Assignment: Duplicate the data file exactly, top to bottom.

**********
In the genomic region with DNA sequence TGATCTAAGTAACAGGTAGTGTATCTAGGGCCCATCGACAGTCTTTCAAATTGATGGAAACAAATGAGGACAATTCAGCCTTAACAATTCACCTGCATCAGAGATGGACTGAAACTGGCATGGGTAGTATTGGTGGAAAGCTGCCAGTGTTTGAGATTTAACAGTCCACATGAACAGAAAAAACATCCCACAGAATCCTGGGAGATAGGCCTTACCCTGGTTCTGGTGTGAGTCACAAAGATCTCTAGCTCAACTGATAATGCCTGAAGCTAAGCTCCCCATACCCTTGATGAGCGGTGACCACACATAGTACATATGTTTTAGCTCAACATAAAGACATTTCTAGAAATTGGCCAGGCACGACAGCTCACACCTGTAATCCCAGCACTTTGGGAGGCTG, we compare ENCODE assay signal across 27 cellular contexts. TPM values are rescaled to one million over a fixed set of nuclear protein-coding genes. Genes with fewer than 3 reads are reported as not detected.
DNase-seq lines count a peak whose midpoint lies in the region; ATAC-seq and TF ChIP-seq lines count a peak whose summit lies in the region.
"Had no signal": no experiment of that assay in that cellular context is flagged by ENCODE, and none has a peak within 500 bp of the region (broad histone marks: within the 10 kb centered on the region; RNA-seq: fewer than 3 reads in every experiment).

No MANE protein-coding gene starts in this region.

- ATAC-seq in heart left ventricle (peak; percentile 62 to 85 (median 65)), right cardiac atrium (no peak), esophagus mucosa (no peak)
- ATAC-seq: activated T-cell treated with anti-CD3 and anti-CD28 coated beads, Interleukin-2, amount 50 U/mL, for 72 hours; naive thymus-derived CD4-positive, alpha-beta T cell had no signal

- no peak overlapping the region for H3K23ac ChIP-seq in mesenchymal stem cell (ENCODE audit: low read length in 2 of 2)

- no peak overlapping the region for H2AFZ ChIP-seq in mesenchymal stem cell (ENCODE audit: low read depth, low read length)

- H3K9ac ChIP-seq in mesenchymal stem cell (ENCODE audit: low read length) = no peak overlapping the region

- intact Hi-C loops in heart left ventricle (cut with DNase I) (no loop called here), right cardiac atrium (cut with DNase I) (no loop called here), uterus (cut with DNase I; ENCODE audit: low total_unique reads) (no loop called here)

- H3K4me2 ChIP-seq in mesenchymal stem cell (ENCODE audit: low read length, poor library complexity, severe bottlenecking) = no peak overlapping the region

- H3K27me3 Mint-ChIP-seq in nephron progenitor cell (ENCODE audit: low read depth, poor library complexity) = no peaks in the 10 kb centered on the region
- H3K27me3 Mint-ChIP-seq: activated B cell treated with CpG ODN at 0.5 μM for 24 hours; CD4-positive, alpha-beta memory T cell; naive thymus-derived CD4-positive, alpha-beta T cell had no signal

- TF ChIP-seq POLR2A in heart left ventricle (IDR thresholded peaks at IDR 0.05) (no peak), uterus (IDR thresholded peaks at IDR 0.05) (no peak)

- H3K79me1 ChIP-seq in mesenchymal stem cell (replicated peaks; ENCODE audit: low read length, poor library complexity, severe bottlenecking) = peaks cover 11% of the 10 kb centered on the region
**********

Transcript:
In the genomic region with DNA sequence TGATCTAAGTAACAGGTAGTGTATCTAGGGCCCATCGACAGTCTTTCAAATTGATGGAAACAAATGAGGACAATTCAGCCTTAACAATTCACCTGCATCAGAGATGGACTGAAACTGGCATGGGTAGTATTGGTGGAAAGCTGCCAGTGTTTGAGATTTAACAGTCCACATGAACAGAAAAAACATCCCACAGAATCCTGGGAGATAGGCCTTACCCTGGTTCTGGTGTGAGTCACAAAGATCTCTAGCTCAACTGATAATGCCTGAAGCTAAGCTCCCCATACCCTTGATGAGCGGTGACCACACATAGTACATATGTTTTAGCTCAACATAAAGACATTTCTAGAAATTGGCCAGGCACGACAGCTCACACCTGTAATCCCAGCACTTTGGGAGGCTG, we compare ENCODE assay signal across 27 cellular contexts. TPM values are rescaled to one million over a fixed set of nuclear protein-coding genes. Genes with fewer than 3 reads are reported as not detected.
DNase-seq lines count a peak whose midpoint lies in the region; ATAC-seq and TF ChIP-seq lines count a peak whose summit lies in the region.
"Had no signal": no experiment of that assay in that cellular context is flagged by ENCODE, and none has a peak within 500 bp of the region (broad histone marks: within the 10 kb centered on the region; RNA-seq: fewer than 3 reads in every experiment).

No MANE protein-coding gene starts in this region.

- ATAC-seq in heart left ventricle (peak; percentile 62 to 85 (median 65)), right cardiac atrium (no peak), esophagus mucosa (no peak)
- ATAC-seq: activated T-cell treated with anti-CD3 and anti-CD28 coated beads, Interleukin-2, amount 50 U/mL, for 72 hours; naive thymus-derived CD4-positive, alpha-beta T cell had no signal

- no peak overlapping the region for H3K23ac ChIP-seq in mesenchymal stem cell (ENCODE audit: low read length in 2 of 2)

- no peak overlapping the region for H2AFZ ChIP-seq in mesenchymal stem cell (ENCODE audit: low read depth, low read length)

- H3K9ac ChIP-seq in mesenchymal stem cell (ENCODE audit: low read length) = no peak overlapping the region

- intact Hi-C loops in heart left ventricle (cut with DNase I) (no loop called here), right cardiac atrium (cut with DNase I) (no loop called here), uterus (cut with DNase I; ENCODE audit: low total_unique reads) (no loop called here)

- H3K4me2 ChIP-seq in mesenchymal stem cell (ENCODE audit: low read length, poor library complexity, severe bottlenecking) = no peak overlapping the region

- H3K27me3 Mint-ChIP-seq in nephron progenitor cell (ENCODE audit: low read depth, poor library complexity) = no peaks in the 10 kb centered on the region
- H3K27me3 Mint-ChIP-seq: activated B cell treated with CpG ODN at 0.5 μM for 24 hours; CD4-positive, alpha-beta memory T cell; naive thymus-derived CD4-positive, alpha-beta T cell had no signal

- TF ChIP-seq POLR2A in heart left ventricle (IDR thresholded peaks at IDR 0.05) (no peak), uterus (IDR thresholded peaks at IDR 0.05) (no peak)

- H3K79me1 ChIP-seq in mesenchymal stem cell (replicated peaks; ENCODE audit: low read length, poor library complexity, severe bottlenecking) = peaks cover 11% of the 10 kb centered on the region